Want to know what Hindutva is? Read ‘Hindutva’ by A Neelakandan

 Want to know what Hindutva is? Read ‘Hindutva’ by A Neelakandan

Team L&M

A deeply researched, provocative and comprehensive book that provides a critical and holistic view of the historical, social and scientific meaning of Hindutva from renowned thinker & writer Aravindan Neelakandan’s  titled Hindutva: Origin, Evolution, and Future (Kali Imprint; BluOne Ink) was released early last moth. The book is a must-read for understanding Hindutva not just as a political movement but as a cultural and social one. Following is an excerpt from the book:

Goddess of the Tribes

Another criticism of Bharat Mata is that she only represents the ‘Brahminical’ Goddess tradition. So recently the left radicals came out with an alternative version showing a tribal woman with the buffalo in the background, positioning this image as the alternative version. However, the supposedly ‘Brahminical’ Bharat Mata associated with the nationalist discourse in India even from the beginning have not shied away from the tribal cultural matrix of the nation.

Nivedita Louis, a Chennai-based journalist and part-time historian had pointed out that a calendar art Bharat Mata (printed originally by Nagpur City Press) was carved in the Dhwajarohana Mandapam of Kapaleeswarar Temple by a sculptor in 1939. The Mandapam itself was financed by Kaatupalli, Paiyur K. N. Shanmuga Mudaliar. The connection between tribal Bharat Mata and this pillar sculpture comes in the Suthai or painted terracotta sculptures that decorate the Gopuram of the Mandapam. She is shown again, along with Siva and Parvati taking the form of tribal chieftain and his wife. The motif of Siva and Parvati coming in the form of tribal chieftain and his wife is very popular in Tamil Nadu and Kerala. Dramas based on this aspect of Siva-Parvati as tribals like the Kakkarishi Natakam, were part and parcel of the cultural movement that Scheduled Tribes and Communities launched for social justice in South India. Mahatma Ayyankali, a Scheduled Community leader from Kerala who fought for the educational rights of the SC children who were denied entry into schools, economic freedom including freedom from forced labour as well as whipping, cultural rights including the temple entry and religious freedom including the resistance to proselytizing, in his Sadhu Jana Paripalana Sangham (SJPS) used the Kakkarishi Natakam along with other Hindu Puranic plays for spreading the message of social justice. Ayyankali himself would compose the songs and dialogues for these plays.99 The morphing sculpturally Bharat Mata with Goddess inside the temple and then placing the Goddess in the tribal context at the top of the tower of the Mandapam offers proof that she was in the popular nationalist imagination not an exclusive or limited to so-called ‘Brahminical’ imagery. In other words, decades before the ‘progressives’ started their discourse, mainstream Indian nationalism has placed her in the tribal context.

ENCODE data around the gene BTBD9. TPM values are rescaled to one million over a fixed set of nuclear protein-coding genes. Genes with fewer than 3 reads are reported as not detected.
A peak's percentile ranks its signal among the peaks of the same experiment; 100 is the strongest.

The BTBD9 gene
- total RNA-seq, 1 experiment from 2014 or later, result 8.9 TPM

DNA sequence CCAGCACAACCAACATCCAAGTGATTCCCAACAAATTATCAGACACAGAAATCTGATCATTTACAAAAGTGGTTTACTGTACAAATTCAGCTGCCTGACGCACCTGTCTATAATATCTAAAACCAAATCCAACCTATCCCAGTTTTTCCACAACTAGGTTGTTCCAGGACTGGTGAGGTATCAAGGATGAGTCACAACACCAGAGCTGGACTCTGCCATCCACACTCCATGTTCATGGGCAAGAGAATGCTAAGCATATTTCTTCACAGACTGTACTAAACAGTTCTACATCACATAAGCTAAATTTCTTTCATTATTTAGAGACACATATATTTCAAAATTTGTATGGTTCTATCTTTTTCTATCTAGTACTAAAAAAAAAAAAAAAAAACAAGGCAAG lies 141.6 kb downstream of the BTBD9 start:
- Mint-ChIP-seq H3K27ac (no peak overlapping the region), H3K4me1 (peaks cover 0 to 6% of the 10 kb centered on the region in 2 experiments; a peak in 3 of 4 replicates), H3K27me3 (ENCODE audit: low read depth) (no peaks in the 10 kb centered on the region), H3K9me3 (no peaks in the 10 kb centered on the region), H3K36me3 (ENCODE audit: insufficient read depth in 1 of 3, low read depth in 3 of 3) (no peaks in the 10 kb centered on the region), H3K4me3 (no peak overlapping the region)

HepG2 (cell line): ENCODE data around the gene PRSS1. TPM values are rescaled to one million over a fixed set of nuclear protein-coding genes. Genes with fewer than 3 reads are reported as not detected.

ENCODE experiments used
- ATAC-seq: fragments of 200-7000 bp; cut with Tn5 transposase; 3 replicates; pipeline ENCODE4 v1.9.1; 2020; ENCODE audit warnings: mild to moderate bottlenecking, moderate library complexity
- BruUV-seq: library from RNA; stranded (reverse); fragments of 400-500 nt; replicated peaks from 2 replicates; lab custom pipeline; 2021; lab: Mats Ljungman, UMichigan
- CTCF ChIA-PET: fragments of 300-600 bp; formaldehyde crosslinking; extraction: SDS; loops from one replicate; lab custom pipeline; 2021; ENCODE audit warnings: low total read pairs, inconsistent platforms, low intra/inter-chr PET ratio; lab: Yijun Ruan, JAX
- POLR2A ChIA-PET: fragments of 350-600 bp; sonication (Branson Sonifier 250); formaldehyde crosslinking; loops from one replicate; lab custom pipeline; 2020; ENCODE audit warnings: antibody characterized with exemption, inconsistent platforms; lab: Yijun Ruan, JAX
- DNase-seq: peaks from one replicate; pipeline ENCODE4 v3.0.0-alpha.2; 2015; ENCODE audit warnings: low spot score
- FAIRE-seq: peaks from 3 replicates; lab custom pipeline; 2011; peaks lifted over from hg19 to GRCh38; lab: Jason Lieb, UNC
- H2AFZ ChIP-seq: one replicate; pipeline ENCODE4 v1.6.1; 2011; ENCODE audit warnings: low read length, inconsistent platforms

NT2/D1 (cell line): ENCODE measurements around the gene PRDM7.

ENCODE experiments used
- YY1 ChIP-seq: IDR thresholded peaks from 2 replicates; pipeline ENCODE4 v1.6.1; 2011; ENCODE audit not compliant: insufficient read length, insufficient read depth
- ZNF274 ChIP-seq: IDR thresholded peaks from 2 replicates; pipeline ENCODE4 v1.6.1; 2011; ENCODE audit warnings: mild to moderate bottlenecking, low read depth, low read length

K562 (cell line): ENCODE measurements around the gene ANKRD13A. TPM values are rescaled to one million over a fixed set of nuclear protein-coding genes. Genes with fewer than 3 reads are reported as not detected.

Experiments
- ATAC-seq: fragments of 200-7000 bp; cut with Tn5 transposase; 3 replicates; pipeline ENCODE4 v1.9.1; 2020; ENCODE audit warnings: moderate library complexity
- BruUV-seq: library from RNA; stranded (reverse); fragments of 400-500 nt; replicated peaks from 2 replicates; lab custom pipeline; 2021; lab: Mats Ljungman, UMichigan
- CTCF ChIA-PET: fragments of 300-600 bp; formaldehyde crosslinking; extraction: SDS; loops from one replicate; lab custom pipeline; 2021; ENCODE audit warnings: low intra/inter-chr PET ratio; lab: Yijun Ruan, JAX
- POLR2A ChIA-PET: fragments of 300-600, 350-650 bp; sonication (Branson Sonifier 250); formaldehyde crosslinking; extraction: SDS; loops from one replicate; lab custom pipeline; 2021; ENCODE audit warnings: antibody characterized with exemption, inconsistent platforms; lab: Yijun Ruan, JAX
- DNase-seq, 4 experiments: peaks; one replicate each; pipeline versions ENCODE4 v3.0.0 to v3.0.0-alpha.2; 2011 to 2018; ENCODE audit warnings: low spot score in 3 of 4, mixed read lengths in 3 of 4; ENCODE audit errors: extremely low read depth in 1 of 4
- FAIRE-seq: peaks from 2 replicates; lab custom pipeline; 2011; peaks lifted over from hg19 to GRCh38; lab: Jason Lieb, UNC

This ability is dynamic and has the capacity for self-regeneration based on the specific context. In Nagaland, during the British colonial rule and evangelical onslaught on local spiritual traditions, a resistance movement evolved—the Heraka movement was founded by Haipou Jadonang (1905– 1931), a spiritual leader, freedom fighter and ultimately a martyr. After his execution by the British, his mission was carried on by Naga Rani Gaidinliu (1915–1993). Rani was a healer, spiritual and political leader who effectively led the resistance against the British. Her authority was established through a goddess-vision. In his academic informant thesis on the movement for school of Divinity at the University of Edinburg, Dr Arkotong Longkumer narrates the life-changing experience of Ranima as Gaidinliu, as called by her followers: